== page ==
Beagle 3

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Diagram of the proposed Beagle 3

Beagle 3[1][2] (also called Beagle 2: Evolution) is a proposed Mars lander mission to search for life on Mars, past or present. Beagle 3 is the proposed successor to the British Beagle 2 Mars lander, which landed successfully on 25 December 2003,[3][4] but failed to fully deploy all of its solar panels and communications antenna. Beagle 3 was promoted by Professor Colin Pillinger, lead scientist on the Beagle 2. EADS Astrium also played a part in funding and early development of the project. Pillinger dreamed of launching up to two landing craft from an orbiter in 2009 as part of the European Space Agency's Aurora Programme. The putative Beagle 3 would be named after the ship HMS Beagle that took Charles Darwin around the world.

After the Beagle 3 project was rejected by ESA in 2004, Pillinger proposed to the American space agency (NASA) to hitch a ride on the Mars Science Laboratory Mars lander,[5][6] but the proposal was not accepted.

Colin Pillinger died in 2014 not knowing that the Beagle 2 mission had in fact landed correctly on Mars.

Proposed payload[edit]

  • Advanced solar cell technology, meaning two disc-shaped solar arrays (as opposed to the previous four)[1]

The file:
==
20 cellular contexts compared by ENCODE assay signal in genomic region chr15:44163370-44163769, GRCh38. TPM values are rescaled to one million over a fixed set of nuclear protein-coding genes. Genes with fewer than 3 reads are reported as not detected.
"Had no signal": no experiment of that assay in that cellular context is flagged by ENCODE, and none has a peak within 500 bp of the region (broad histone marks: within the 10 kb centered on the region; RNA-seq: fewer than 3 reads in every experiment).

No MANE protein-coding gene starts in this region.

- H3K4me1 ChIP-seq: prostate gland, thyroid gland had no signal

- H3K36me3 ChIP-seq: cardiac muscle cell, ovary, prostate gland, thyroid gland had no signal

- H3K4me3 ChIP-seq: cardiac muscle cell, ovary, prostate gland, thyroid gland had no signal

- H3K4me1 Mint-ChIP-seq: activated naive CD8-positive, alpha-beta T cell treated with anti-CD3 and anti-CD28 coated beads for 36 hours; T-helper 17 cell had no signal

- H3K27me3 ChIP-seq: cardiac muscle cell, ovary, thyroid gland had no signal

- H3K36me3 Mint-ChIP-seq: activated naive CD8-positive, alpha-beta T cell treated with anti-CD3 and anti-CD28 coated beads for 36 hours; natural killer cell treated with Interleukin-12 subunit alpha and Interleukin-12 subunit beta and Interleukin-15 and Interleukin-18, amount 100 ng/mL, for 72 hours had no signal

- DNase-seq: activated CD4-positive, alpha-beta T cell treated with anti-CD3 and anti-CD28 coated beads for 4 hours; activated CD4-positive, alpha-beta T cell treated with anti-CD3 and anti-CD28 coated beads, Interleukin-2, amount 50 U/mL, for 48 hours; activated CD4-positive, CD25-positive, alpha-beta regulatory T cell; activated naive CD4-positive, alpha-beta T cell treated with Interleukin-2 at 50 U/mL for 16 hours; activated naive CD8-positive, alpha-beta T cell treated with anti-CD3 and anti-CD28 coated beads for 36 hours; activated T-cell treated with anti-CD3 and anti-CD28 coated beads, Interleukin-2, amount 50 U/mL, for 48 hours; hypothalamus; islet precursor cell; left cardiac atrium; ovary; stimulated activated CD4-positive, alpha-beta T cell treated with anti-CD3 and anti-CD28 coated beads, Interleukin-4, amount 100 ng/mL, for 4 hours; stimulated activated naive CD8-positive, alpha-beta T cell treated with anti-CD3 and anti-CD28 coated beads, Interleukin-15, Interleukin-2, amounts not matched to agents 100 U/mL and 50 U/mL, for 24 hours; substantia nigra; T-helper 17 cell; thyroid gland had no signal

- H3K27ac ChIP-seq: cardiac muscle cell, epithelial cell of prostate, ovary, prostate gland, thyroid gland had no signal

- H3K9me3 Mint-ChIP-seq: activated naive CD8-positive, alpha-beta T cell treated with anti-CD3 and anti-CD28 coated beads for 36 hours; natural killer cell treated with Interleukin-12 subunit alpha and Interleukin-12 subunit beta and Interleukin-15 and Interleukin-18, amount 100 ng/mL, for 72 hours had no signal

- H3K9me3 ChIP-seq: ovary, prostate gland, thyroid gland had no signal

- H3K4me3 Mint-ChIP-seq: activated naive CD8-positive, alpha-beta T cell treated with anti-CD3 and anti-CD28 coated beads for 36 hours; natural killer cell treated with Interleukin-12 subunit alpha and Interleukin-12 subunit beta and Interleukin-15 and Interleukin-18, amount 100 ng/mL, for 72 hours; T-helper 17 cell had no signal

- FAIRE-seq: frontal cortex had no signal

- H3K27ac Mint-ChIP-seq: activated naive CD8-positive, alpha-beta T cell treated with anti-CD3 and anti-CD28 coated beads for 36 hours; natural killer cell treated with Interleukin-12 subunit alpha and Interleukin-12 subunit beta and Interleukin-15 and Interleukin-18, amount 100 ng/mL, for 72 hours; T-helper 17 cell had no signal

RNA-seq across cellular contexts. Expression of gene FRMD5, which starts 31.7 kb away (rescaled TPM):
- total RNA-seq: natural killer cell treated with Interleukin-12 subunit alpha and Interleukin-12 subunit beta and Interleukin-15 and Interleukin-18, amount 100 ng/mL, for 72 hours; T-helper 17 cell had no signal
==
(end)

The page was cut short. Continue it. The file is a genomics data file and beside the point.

• A gas analysis package (Gap) to test soil and rock for biosignatures and biomolecules[1]
  • Powerful X-band (8.0 to 12.0 GHz) antenna for direct vehicle-to-Earth radio link on the vehicle's main shell, to provide real-time descent data.
  • New lithium-ion battery technology - to be able to operate at lower temperatures, meaning less power wasted on heating - a possible 60% capacity boost to that of Beagle 2.
  • Deadbeat airbags, which inflate just before touch-down, and gently deflate during landing, so that the probe could come to a stop where it lands, and not bounce to a stop.
  • Life-chips, which detect the presence of amino acids.[1]

See also[edit]


  1. ^ a b c d Scientists lift veil on Beagle 3
  2. ^ Beagle 3 To The Moon? No Chance.
  3. ^ "Lost Beagle 2 probe found 'intact' on Mars". Retrieved 16 January 2015. 
  4. ^ Pearson, Michael (16 January 2015). "UK's Beagle 2 lander spotted on Mars". CNN. Retrieved 2015-01-17. 
  5. ^ Rincon, Paul (26 July 2004). "'Beagle 3' looks to American ride". BBC News. Retrieved 2008-11-16. 
  6. ^ Highfield, Roger (25 Aug 2004). "Beagle 'may go to Mars on Nasa's flying bedstead'". The Telegraph. Retrieved 2008-11-16. 

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